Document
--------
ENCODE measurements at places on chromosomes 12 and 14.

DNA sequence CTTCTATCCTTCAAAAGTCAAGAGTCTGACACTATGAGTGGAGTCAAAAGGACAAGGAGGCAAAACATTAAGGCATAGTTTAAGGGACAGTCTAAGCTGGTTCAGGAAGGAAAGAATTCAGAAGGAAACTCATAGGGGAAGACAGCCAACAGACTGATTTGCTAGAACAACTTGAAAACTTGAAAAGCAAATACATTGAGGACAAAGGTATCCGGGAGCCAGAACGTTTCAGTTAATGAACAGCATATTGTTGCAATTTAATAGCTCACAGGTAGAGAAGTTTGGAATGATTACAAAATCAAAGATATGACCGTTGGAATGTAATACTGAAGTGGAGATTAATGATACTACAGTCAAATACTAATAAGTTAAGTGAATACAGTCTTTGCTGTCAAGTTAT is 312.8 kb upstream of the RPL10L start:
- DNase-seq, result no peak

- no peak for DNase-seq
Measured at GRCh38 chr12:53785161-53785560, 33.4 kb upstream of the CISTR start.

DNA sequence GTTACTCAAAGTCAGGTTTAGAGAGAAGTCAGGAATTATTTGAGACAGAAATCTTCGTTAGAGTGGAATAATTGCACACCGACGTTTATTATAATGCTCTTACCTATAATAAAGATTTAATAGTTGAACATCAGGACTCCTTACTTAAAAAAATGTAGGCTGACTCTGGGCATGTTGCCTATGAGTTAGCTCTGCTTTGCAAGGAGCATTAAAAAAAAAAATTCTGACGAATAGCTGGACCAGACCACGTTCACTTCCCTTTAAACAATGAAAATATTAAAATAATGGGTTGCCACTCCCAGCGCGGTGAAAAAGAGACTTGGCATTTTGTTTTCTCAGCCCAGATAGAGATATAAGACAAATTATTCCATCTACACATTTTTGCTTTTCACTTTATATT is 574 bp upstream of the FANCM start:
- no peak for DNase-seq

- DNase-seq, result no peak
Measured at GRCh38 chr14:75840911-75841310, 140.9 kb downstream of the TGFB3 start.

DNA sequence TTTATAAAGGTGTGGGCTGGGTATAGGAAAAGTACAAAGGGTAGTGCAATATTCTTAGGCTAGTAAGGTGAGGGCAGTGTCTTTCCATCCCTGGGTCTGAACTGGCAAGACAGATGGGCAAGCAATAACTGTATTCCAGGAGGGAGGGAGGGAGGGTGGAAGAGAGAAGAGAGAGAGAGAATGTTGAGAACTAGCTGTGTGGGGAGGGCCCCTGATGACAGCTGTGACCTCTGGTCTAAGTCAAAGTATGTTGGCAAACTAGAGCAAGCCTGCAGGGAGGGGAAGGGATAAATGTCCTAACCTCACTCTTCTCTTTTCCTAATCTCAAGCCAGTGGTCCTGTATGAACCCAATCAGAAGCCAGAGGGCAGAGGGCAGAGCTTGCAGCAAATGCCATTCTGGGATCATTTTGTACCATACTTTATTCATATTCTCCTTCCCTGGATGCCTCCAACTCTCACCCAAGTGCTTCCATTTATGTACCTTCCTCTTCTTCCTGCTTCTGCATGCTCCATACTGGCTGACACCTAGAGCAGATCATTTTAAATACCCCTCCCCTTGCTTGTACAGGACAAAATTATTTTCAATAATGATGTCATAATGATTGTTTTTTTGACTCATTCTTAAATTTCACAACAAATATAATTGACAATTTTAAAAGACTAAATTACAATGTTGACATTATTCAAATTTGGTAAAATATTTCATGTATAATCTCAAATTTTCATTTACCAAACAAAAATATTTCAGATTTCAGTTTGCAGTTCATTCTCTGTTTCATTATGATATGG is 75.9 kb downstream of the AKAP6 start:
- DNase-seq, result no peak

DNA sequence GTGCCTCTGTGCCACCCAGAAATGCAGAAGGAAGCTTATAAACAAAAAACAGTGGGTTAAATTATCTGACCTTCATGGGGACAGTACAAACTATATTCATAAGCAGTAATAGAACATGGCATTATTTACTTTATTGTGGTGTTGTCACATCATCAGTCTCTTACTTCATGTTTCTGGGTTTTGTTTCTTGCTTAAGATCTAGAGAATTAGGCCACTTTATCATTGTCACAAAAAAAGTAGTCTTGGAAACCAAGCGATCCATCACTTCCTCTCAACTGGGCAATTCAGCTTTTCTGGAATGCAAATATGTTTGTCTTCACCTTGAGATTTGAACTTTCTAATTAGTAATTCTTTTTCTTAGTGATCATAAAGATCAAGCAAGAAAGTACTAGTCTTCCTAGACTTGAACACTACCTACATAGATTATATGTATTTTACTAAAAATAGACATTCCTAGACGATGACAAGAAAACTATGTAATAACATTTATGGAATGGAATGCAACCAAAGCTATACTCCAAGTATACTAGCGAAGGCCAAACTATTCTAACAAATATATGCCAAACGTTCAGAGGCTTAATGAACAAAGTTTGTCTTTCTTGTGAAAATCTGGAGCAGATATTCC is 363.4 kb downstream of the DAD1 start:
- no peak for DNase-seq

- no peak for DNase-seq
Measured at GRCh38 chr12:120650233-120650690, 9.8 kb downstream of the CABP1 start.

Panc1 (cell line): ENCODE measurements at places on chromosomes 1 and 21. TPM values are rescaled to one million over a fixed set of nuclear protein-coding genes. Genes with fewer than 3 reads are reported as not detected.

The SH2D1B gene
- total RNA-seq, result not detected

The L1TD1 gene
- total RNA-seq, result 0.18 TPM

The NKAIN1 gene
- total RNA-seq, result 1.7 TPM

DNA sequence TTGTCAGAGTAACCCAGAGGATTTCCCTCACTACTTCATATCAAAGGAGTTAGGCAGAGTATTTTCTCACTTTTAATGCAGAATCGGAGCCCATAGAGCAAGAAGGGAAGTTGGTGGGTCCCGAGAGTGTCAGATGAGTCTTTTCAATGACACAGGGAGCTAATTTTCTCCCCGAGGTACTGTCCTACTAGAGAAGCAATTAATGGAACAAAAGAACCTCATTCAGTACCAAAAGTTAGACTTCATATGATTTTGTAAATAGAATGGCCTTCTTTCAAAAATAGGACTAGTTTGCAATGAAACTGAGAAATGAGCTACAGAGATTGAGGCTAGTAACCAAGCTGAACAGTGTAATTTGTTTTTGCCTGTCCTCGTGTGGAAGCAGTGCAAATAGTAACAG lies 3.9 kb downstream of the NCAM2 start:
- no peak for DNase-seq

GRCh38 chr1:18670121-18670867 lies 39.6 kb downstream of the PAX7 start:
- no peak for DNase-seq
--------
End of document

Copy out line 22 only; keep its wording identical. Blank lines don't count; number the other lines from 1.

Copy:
- total RNA-seq, result 1.7 TPM